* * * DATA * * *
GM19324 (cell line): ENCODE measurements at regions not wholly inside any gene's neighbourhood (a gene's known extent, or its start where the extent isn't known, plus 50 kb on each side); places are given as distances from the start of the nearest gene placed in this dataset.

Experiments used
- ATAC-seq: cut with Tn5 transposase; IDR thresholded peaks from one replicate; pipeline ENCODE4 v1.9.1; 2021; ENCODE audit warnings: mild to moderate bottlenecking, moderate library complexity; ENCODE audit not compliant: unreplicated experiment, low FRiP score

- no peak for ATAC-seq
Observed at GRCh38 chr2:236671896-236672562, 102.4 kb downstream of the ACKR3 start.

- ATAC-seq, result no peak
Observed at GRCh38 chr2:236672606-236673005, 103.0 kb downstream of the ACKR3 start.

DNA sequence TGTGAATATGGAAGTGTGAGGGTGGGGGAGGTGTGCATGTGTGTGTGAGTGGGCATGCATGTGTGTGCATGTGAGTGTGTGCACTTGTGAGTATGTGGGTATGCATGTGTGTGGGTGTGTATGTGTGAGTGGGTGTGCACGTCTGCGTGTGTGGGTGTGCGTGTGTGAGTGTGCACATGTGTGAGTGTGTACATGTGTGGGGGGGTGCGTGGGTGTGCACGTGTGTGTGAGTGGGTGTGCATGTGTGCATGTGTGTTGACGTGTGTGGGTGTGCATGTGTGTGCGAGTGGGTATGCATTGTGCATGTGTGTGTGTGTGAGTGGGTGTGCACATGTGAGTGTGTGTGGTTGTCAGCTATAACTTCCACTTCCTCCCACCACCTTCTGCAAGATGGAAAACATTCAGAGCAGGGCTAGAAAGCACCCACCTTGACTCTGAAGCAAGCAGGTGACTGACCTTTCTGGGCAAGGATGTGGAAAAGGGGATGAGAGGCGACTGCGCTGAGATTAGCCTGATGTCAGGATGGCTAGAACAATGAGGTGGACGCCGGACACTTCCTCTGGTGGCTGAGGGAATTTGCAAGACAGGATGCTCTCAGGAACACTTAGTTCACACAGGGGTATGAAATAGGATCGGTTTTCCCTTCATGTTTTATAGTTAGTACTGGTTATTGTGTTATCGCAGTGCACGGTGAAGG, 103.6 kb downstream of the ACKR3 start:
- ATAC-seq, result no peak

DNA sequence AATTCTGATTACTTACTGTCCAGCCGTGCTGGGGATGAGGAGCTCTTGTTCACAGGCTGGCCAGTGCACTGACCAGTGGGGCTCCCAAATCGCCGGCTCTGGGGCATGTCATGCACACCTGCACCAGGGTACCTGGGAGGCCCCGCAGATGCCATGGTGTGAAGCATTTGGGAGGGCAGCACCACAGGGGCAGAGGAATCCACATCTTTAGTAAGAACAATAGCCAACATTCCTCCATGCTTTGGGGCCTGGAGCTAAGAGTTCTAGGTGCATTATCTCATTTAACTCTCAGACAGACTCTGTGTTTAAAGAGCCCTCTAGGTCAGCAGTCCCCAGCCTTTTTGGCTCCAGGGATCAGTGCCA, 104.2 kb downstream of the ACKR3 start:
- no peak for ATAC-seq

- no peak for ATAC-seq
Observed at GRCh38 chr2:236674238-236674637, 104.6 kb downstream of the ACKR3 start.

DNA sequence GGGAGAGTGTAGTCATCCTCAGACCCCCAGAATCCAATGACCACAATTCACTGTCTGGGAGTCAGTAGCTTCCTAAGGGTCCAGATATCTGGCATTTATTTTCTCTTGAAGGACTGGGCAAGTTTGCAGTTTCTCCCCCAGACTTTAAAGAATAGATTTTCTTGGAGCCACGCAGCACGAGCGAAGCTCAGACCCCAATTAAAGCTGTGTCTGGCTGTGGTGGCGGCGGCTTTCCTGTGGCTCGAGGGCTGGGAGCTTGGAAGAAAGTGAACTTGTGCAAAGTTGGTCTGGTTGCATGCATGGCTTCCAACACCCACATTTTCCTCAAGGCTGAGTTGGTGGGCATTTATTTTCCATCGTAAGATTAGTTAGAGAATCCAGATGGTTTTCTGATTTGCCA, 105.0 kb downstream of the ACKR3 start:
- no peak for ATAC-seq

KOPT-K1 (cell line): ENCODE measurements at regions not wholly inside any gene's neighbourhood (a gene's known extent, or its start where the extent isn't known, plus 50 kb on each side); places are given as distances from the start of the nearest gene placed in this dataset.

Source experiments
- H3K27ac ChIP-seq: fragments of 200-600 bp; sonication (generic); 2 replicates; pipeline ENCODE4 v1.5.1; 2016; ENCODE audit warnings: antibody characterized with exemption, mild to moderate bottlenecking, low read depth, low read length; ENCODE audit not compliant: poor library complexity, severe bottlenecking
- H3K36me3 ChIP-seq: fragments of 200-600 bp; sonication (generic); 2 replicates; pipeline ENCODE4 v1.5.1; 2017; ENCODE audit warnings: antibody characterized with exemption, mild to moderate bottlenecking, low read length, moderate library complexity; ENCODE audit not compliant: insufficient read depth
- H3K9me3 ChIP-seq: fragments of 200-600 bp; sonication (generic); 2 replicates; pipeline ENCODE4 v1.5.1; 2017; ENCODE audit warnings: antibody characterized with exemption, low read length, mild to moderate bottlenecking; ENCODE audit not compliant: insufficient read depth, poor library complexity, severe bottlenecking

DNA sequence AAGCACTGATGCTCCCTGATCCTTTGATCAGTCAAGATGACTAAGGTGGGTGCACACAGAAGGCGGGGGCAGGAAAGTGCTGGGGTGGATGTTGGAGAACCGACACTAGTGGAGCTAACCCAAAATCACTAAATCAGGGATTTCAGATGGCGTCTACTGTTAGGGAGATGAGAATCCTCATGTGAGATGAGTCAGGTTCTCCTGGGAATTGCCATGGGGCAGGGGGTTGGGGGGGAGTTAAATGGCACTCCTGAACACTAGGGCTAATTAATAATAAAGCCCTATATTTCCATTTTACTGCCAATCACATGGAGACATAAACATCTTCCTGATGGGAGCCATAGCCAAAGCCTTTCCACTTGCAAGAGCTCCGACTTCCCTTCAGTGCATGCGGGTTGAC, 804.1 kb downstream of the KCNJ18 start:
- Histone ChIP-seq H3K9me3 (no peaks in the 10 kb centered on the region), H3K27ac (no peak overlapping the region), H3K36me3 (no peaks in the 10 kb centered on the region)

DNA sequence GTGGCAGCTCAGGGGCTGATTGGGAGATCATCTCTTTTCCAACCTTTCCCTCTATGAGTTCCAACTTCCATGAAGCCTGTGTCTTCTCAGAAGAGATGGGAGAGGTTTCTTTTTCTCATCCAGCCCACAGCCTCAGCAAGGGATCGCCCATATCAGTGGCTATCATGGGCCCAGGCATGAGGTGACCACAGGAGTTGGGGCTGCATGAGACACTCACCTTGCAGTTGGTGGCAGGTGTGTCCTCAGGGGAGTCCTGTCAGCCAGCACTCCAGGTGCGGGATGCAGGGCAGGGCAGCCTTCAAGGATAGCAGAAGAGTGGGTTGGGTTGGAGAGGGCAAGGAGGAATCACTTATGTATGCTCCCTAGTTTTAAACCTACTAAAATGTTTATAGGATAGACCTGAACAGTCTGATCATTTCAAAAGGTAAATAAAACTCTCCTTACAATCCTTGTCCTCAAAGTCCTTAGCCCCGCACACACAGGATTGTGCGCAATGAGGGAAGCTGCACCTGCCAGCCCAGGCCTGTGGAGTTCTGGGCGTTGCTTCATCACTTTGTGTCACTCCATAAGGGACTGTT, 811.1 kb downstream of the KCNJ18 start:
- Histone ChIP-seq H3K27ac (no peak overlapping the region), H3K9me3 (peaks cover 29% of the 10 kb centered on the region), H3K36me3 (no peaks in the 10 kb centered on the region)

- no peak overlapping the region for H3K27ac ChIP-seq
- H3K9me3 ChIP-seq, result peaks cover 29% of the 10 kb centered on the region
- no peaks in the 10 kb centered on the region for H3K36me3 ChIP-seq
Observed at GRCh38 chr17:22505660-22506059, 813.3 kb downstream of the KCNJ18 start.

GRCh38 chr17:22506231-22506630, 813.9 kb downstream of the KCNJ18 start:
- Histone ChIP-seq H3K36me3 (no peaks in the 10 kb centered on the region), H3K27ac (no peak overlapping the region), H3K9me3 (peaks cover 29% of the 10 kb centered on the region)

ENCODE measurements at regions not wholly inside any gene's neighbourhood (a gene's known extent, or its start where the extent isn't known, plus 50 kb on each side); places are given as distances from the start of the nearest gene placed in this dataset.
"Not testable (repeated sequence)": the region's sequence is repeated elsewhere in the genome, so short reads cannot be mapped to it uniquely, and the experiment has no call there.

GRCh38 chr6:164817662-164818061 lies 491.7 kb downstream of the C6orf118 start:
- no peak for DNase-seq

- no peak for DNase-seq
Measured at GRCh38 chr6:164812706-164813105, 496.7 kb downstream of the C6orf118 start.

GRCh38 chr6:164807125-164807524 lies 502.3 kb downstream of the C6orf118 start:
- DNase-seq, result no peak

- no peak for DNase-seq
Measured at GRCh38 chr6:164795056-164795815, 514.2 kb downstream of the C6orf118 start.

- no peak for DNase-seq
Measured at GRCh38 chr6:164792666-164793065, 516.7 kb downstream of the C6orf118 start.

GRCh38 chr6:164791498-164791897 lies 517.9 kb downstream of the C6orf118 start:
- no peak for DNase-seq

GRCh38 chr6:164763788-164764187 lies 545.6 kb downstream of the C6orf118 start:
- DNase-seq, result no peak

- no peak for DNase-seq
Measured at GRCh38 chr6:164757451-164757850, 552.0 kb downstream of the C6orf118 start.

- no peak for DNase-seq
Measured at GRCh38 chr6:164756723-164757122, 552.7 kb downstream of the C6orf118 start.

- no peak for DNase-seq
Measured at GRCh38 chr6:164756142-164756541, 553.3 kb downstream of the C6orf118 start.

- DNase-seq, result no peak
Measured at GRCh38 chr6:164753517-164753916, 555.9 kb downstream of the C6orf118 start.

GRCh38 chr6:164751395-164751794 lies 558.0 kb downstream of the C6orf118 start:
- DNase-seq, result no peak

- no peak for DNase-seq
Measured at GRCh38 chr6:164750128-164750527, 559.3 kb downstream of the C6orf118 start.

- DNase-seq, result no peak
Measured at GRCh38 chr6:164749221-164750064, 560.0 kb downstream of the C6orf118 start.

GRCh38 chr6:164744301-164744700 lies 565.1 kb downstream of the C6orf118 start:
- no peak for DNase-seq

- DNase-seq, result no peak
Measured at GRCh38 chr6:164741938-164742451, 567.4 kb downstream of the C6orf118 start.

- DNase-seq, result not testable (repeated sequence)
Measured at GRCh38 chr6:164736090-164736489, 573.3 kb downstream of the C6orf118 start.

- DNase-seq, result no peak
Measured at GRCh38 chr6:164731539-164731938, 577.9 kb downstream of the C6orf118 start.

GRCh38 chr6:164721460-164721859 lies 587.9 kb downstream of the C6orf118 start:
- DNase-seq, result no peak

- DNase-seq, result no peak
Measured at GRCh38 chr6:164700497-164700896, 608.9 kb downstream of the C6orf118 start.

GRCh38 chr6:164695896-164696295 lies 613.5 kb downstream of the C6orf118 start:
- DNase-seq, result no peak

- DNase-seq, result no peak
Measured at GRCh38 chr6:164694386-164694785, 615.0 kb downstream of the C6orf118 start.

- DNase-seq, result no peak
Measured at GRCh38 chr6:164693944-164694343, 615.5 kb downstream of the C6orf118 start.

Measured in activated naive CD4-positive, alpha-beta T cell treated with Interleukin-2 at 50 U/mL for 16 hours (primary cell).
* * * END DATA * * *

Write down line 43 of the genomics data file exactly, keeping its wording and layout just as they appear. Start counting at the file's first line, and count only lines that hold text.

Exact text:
GRCh38 chr6:164791498-164791897 lies 517.9 kb downstream of the C6orf118 start: